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Utilipath LLC v. Hayes

Court of Chancery of Delaware

April 15, 2015


Submitted: January 20, 2015

Edmond D. Johnson, Esq., James G. McMillan, Esq., James H.S. Levine, Esq., PEPPER HAMILTON LLP, Wilmington, Delaware; Matthew V. DelDuca, Esq., Angelo A. Stio, III, Esq., PEPPER HAMILTON LLP, Princeton, New Jersey; Attorneys for Plaintiff.

Timothy M. Holly, Esq., Ryan P. Newell, Esq., CONNOLLY GALLAGHER LLP, Wilmington, Delaware; Oliver D. Griffin, Esq., Peter N. Kessler, Esq., Julie B. Negovan, Esq., KUTAK ROCK LLP, Philadelphia, Pennsylvania; Edward T. Kang, Esq., Gregory H. Mathews, Esq., KANG HAGGERTY & FETBROYT LLC, Philadelphia, Pennsylvania; Attorneys for Defendants.


PARSONS, Vice Chancellor.

The plaintiff in this action is a Delaware limited liability company ("LLC") that purchased certain of its own membership units from the defendants, pursuant to a "redemption agreement." The redemption agreement provided that the purchase price could be adjusted after the transaction closed depending on the calculation of the plaintiff LLC's net working capital. The redemption agreement correctly anticipated that the parties might dispute that calculation, and provided for an alternative dispute resolution process to adjudicate such a disagreement. The plaintiff's complaint seeks to compel the defendants to comply with that alternative dispute resolution process.

The defendants have moved to dismiss the complaint, contending that this action should be dismissed or stayed in favor of a case pending in federal court in Pennsylvania that involves similar parties and the same overall set of transactions. The defendants also contend that the filing of this action was in violation of Court of Chancery Rule 15(aaa). Lastly, they argue that the complaint should be dismissed because it seeks enforcement of an unenforceable "agreement to agree." For the following reasons, I reject each of those contentions, and deny the motion to dismiss.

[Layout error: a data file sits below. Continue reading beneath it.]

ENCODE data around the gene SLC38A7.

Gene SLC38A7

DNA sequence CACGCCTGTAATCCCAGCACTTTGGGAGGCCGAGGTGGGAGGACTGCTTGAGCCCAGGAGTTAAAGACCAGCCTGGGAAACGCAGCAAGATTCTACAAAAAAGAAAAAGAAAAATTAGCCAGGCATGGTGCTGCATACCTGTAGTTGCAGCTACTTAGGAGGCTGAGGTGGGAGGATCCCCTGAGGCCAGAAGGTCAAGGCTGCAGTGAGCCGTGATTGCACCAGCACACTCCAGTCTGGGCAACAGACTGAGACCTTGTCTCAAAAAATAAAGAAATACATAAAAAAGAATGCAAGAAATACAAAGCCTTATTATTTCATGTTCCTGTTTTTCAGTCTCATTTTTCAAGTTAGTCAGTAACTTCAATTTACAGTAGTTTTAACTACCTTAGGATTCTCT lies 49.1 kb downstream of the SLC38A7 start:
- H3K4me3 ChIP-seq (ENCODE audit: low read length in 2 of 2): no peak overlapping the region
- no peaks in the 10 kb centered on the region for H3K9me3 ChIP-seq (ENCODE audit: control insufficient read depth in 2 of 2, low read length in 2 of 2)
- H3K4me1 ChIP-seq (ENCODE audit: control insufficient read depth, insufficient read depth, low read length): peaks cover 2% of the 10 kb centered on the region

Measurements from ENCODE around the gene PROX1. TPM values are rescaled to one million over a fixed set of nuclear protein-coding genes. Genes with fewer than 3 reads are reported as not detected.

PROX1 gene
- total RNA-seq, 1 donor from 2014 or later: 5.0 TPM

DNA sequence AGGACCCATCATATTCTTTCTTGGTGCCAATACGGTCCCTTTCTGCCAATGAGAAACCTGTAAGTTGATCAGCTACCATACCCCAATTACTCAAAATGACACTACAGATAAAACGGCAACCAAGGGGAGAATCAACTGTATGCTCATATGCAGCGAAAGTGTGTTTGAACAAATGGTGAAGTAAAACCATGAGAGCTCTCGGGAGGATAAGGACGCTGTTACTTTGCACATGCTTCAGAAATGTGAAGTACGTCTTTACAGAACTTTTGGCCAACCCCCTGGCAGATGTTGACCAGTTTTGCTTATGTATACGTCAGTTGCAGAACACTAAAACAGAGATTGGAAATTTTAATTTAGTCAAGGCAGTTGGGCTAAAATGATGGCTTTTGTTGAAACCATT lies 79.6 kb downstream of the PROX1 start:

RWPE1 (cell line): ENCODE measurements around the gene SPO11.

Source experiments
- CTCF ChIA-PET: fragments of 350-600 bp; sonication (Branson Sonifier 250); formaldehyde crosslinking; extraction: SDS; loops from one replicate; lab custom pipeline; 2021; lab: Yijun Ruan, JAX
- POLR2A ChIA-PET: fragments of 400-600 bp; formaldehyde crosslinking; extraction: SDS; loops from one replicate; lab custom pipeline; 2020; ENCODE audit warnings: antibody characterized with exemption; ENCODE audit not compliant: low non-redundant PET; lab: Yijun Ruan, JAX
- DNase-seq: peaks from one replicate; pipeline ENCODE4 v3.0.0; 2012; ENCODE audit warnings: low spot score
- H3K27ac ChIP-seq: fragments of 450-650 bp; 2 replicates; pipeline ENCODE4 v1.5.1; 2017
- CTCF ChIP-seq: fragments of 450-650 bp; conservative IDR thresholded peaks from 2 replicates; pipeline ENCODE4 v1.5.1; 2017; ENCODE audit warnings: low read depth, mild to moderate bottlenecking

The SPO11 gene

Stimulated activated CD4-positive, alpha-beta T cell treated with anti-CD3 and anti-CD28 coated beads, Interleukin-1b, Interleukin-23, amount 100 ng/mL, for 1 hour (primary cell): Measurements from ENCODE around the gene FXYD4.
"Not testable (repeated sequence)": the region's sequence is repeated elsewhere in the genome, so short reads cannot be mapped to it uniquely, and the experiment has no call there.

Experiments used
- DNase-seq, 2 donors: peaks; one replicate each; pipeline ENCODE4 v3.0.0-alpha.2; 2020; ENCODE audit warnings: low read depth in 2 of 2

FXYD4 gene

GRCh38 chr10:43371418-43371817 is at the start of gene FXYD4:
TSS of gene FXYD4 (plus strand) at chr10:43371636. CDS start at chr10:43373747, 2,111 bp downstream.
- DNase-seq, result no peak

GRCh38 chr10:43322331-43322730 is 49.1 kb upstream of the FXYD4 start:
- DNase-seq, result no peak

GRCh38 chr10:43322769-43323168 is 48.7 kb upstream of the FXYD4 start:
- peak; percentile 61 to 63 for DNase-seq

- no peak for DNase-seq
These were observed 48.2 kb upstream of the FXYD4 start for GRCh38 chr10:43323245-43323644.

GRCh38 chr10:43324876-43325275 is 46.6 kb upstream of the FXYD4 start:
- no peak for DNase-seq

A. Facts and Procedural History

Plaintiff is Utilipath, LLC ("Utilipath" or "Plaintiff"), a Delaware LLC. Defendants in this action are: (1) Utilipath Holdings, Inc. ("Holdings"), a North Carolina corporation; (2) Baxter McLindon Hayes, Jr.; (3) Baxter McLindon Hayes, III; and (4) Jarrod Tyson Hayes (the latter three being the "Hayes Defendants, " and together with Holdings, "Defendants").

This case concerns a transaction between Utilipath and Defendants that closed on August 19, 2013. Until that date, the Hayes Defendants were the sole members of a North Carolina LLC named Utilipath, LLC ("Old Utilipath"). Defendants transferred all of their membership interests in Old Utilipath to Defendant Holdings. Old Utilipath then merged with Utilipath, making the latter a wholly owned subsidiary of Holdings.

Through the agreement relevant to this action, the "Redemption Agreement, "[2]Defendants caused Holdings to sell all of its Class A membership units to Utilipath. Defendants, through Holdings, apparently continued to hold all of Utilipath's Class B membership units. Utilipath paid $15, 750, 000 for the Class A units. As relevant to this case, however, that purchase price could be adjusted post-closing according to the Redemption Agreement if Utilipath's actual net working capital as of the closing date turned out to be below $6 million.

In November 2013, Utilipath provided Defendants with its calculation of the Closing Net Working Capital amount[3] for purposes of this price adjustment mechanism. Thereafter, Defendants served a Dispute Notice pursuant to Section 1.3.1 of the Redemption Agreement, in which it objected to Utilipath's calculations. Notwithstanding several months of back-and-forth attempting to resolve their dispute over the net working capital adjustment, the parties failed to agree on this issue.

Section 1.3.4 of the Redemption Agreement provides for an alternative dispute resolution process whereby, if the parties could not agree about whether a net working capital adjustment payment was due, or the proper amount of such a payment, an Independent Accounting Firm would be chosen to settle the issue. On April 18, 2014, Utilipath invoked Section 1.3.4 and demanded that the parties submit their dispute to such an independent accounting firm. Defendants refused to comply. Utilipath, by this action, seeks to compel enforcement of the alternative dispute resolution ("ADR") provision of the Redemption Agreement as it relates to the adjustment of Net Working Capital.[4]

This action is not the first litigation involving these parties and concerning the August 2013 transaction of which the Redemption Agreement was a part. On December 31, 2013, Utilipath filed suit in this Court against the same parties that are Defendants in this action. That first ...

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